Grief and Mental Health in Singapore

by | Feb 16, 2021 | Emotional Management, Mental Health | 0 comments

I was just having a thought on mental health conditions. And because my background training is in counseling and in psychology, I thought I’d just give my few pointers about it. I know in this day and age, there are a lot of people who are suffering from huge amounts of stress and very bad times, you know, COVID-19 is not a time where you kind of like wish would have appeared, right.

So, having said that, there are people who are undergoing easier time than others, some others are going through really difficult times, like in the newspapers yesterday, or the day before, I can’t remember, there was a group of people who died in a car crash, it was a very bad accident, I think five people lost their lives. Now, whenever such a thing happens, you need to remember that the brain needs some adjustment time. And some people call it the process of grieving. Now, I don’t intend to turn this into an instructional video, you can actually search for this online, YouTube channel youtube.com/stuarttan.

And I want you to remember that there are stakeholders involved in a grief process, right. So it’s not just the person who’s the victim of the of the death, or the trauma. There are other people who are involved as well, your stakeholders would include primary stakeholders would include the family members, close friends, colleagues, even, and of course, the person who’s overseeing that difficult moment. So whenever I’m brought in, as a counselor (I happen to be a counselor and my own practice) and it’s not something that I always look forward to, to be honest, whenever I’m encountering clients, I need to make sure that I’m in the right frame of mind, and also that my time is available. And unfortunately, as a consultant, as a trainer, and someone who’s doing plenty of coaching, this amount of time is not always very dedicated. So I tend to work with people who have one or two session requirements. And anything longer than that may require a much longer period of effort. So knowing that, I could have been involved in helping people who are really in grief and undergoing some difficult moments, that takes a little bit of time to get through, right.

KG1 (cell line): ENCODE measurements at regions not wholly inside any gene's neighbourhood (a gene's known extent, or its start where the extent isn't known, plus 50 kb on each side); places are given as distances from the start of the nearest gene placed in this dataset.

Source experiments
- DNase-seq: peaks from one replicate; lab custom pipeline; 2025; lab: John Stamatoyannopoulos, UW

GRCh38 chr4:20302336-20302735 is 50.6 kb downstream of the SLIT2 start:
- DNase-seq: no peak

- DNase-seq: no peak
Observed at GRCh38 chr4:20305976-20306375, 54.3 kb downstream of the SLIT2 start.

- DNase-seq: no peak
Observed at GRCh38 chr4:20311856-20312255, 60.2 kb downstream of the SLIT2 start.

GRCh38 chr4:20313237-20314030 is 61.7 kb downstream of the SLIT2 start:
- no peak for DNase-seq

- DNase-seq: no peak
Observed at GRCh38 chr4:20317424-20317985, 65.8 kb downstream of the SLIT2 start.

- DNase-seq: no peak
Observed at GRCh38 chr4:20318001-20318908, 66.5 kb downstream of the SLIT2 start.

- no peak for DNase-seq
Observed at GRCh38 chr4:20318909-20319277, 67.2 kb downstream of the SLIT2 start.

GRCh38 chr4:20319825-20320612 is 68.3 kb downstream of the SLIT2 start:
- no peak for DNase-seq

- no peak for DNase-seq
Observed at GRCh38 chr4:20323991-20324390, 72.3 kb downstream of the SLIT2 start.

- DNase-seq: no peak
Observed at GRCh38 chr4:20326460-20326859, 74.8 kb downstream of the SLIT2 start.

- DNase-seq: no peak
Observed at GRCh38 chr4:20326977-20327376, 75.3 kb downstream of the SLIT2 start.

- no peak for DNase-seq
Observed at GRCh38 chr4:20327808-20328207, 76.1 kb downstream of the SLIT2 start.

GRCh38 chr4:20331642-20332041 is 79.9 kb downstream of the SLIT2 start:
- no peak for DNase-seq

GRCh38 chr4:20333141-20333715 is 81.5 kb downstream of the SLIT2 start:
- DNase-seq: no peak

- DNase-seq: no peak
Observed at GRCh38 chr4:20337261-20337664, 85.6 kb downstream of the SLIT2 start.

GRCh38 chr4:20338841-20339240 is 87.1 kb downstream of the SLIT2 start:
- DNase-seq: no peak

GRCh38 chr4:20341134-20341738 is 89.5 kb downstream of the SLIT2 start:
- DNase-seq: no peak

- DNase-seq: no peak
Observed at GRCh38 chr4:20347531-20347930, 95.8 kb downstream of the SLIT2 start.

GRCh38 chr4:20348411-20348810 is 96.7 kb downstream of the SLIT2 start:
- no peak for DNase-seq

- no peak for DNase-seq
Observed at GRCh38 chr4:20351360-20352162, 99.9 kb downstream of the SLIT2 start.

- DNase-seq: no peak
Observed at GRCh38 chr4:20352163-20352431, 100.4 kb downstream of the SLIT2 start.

So think about it from the standpoint of the emotional states that you have to traverse in grief management, for example. So one of the keys would be that you begin with denial, right? If you imagine yourself having lost something like even job, you go through a very negative pushback, it’s almost as if you want to say that it didn’t happen, then after that, once you’ve come to realize a little bit of it to be accepted, then you get angry, either the people cause this to you, or at yourself, you know, for causing this to yourself, then there’s this piece of bargaining, especially for the loss of a loved one, the bargaining with God, the universe, to make them come back, you know, and unfortunately, this bottoms out into a sense of depression, a period of time where they don’t feel like doing anything, and they can’t do anything, until such a point of time where they’re willing to feel a sense of acceptance in anything. So recognizing that this, by the way, is a model that came out from Elisabeth Kubler-Ross. It’s not… it is a series of stages. Most people tend to follow this. But beyond this, we need to ask ourselves, so what happens after we go through the cycle? The part of accepting is not just to, in fact, we’re not just going to tell them look, you know, your loved ones have passed away. So that’s it. No, it doesn’t happen that way.

You need to go through a process of processing. That sounds a little bit awkward. But you need to process the emotions that you go through. So if let’s say you, you experienced denial, you need to know that you’re in denial, you need to know that you’re angry, and there were relevant emotions in that anger. Yes. Maybe you had a lot of regret. Right bargaining. There is this process of knowing what it feels like to be absolutely helpless. And I’ve been there before, right. So I need patients and clients to recognize that this is a very difficult phase of going through the grief cycle. Not everything is so straightforward, though, you don’t just have one clean box called denial, then you go into anger, then you go into bargaining. It bounces back and forth. And sometimes there are a lot of ruminations that take place.